Montserrat Vilà and her colleagues are honoured with the George Mercer Award of the Ecological Society of America

This year's Mercer Award goes to the authors of "Disentangling the abundance–impact relationship for invasive species.", including Montserrat Vilà of the Biological Station of Doñana-CSIC.

This paper is the first meta-analysis to win the Mercer Award. Meta-analyses have become an important ecological research tool since their introduction into ecology in the early 1990s, and the work by Bethany A. Bradley and colleagues identified a novel general pattern that likely could not have been discovered or confirmed except via meta-analysis.

Their comprehensive global meta-analysis of 1258 studies addresses how the impacts of invasive species scale with their abundances. The analysis revealed striking general pattern across trophic levels: invasive species' impacts on lower trophic levels increase steeply but nonlinearly with their abundances, so that per-capita impact declines with increasing invader abundance, while invasive species' impacts within their own trophic level increase less steeply and linearly with their abundances. Their findings are valuable for managers, who need to decide whether it is worthwhile to attempt eradication of undesirable invasive species.

The Mercer Award is given for an outstanding ecological research paper published by a younger researcher (the lead author must be 40 years of age or younger at the time of publication). If the award is given for a paper with multiple authors, all authors will receive a plaque, and those 40 years of age or younger at the time of publication will share the monetary prize.

Bradley, B.A., Laginhas, B.B., Whitlock, R., Allen, J.M., Bates, A.E., Bernatchez, G., Diez, J.M., Early, R., Lenoir, J., Vilà, M. and Sorte, C.J. 2019. Disentangling the abundance–impact relationship for invasive species. Proceedings of the National Academy of Sciences, 116(20): 9919-9924.

Source: Ecological Society of America


A new species of bat was hiding in our forests

A new species of bat was hiding in our forests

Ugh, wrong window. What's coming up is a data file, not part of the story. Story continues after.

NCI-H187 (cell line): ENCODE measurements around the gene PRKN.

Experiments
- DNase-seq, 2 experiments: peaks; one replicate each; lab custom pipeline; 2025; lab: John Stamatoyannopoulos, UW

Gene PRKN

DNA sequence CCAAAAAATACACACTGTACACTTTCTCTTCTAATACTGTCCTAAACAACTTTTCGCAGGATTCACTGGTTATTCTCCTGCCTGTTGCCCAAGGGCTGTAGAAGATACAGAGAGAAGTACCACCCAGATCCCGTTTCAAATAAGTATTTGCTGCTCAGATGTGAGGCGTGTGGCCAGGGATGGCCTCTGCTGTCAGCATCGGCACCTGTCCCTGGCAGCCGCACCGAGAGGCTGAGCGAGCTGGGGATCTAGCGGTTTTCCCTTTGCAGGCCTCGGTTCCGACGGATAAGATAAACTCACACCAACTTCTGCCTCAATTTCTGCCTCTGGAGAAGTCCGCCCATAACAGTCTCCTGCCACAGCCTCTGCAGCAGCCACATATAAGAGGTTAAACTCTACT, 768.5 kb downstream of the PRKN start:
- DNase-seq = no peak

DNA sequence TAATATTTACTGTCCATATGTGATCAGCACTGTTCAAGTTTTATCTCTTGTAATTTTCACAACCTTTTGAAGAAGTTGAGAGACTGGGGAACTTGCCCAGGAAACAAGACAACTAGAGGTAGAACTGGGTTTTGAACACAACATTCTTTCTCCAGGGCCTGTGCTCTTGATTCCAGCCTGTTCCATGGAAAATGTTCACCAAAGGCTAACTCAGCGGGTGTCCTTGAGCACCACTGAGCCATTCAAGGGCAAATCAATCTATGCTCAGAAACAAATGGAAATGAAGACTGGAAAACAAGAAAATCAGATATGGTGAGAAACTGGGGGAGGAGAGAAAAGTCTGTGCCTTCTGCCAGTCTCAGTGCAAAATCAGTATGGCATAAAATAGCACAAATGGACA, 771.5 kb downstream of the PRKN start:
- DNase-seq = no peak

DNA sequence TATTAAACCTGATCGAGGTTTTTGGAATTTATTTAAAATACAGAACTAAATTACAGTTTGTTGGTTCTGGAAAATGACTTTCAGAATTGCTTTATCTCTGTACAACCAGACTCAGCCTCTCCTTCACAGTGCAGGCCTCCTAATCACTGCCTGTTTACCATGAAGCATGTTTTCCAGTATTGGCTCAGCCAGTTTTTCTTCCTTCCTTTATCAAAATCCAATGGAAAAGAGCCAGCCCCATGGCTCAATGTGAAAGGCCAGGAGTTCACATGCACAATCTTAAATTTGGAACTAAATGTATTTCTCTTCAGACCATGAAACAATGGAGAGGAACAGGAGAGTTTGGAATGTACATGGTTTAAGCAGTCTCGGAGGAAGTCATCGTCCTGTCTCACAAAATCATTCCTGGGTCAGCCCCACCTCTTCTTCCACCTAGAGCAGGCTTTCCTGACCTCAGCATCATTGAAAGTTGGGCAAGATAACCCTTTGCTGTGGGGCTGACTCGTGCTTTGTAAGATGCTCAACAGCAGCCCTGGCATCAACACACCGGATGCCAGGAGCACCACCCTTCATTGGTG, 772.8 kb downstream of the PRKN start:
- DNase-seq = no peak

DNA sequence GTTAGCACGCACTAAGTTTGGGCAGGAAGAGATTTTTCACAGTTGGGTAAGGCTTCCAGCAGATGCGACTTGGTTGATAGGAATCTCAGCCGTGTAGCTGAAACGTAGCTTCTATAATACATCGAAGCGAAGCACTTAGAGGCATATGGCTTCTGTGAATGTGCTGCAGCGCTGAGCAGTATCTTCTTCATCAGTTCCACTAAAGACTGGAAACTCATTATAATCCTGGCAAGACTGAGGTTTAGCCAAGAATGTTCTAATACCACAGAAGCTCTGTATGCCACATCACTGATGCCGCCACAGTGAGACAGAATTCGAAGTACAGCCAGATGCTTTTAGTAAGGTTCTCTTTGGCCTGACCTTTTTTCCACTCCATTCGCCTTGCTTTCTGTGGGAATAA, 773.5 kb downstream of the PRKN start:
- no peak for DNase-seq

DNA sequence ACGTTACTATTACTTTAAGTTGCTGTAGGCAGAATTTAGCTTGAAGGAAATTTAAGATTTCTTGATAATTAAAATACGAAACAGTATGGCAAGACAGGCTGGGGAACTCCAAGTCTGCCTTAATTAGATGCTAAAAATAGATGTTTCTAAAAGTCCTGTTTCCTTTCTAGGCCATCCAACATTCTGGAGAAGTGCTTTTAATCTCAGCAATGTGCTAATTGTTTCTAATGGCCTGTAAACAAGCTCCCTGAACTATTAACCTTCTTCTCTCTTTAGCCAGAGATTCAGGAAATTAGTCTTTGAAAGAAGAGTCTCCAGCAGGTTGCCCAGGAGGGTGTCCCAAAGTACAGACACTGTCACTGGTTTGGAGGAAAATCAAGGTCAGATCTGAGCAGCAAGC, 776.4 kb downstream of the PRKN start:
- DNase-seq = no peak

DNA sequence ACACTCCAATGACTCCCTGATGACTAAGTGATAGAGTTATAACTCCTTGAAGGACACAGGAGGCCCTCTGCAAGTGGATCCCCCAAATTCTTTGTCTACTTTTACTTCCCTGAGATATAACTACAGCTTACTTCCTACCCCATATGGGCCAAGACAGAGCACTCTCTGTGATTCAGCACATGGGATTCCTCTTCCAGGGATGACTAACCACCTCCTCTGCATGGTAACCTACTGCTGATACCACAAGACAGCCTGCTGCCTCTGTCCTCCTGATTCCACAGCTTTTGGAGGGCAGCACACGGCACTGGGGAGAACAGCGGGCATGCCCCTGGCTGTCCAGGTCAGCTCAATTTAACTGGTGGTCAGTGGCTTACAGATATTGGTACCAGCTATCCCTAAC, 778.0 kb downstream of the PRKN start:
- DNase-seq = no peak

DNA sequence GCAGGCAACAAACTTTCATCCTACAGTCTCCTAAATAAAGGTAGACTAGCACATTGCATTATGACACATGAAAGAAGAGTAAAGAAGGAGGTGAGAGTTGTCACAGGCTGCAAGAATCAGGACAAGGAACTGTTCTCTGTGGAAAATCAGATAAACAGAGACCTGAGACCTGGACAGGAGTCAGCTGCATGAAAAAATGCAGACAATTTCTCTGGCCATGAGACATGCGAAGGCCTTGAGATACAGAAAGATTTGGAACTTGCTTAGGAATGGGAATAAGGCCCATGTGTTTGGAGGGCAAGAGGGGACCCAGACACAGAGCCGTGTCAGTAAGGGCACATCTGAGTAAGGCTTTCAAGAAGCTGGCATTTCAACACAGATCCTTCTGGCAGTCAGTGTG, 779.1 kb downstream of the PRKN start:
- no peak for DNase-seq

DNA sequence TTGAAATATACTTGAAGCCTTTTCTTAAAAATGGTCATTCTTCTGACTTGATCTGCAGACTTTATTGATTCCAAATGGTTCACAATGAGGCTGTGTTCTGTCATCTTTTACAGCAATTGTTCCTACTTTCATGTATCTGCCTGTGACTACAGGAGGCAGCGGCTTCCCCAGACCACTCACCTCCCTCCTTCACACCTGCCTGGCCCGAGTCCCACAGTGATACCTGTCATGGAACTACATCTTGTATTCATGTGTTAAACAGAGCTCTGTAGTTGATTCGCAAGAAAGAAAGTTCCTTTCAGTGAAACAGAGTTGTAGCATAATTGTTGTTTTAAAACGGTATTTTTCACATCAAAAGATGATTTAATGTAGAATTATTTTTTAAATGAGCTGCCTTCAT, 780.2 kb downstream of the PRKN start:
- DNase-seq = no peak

While it is believed that European biodiversity no longer brings surprises, an unusual discovery has just been made: in Western Europe a new species of bat has been described. More exactly, it is distributed along the northern mountain forests of Iberia, south of France and Italy. How did it go unnoticed so far? Bats are represented by more than 50 species in Europe (according to, but many of them look alike and it is mainly through molecular genetic comparisons that the identity is confirmed for these otherwise alike species. Indeed, the new species now described, called the cryptic myotis (Myotis crypticus), was until now confused in Iberia with the closely related species, the Escalera's bat (Myotis escalerai), from which it differs only by subtle external characters. The information of the DNA sequences, on the other hand, is indisputable: these two species do not mix despite sharing many areas in the mountain forests of the northern half of the Peninsula. This discovery has consequences for species conservation, since not only its identification in nature is very difficult, but its geographical distribution and the status of its populations are still largely unknown. As the new species lives in forested areas of Italy, Switzerland, France and Spain under increasing human pressure, it is urgent to study it in more detail to determine its protection status. In Northern Africa, where a second new species, the Zenati myotis (Myotis zenatius), is also described in the same publication, the conservation situation is even more critical. In fact, the species is extremely rare and vulnerable. Only a few caves are known to house it and human disturbances are frequent. Just after being discovered, it could therefore already be included in the too long list of endangered species. informacion[at] Juste et al (2019) Two new cryptic bat species within the Myotis nattereri species complex (Vespertilionidae, Chiroptera) from the Western Palaearctic. Acta Chiropterol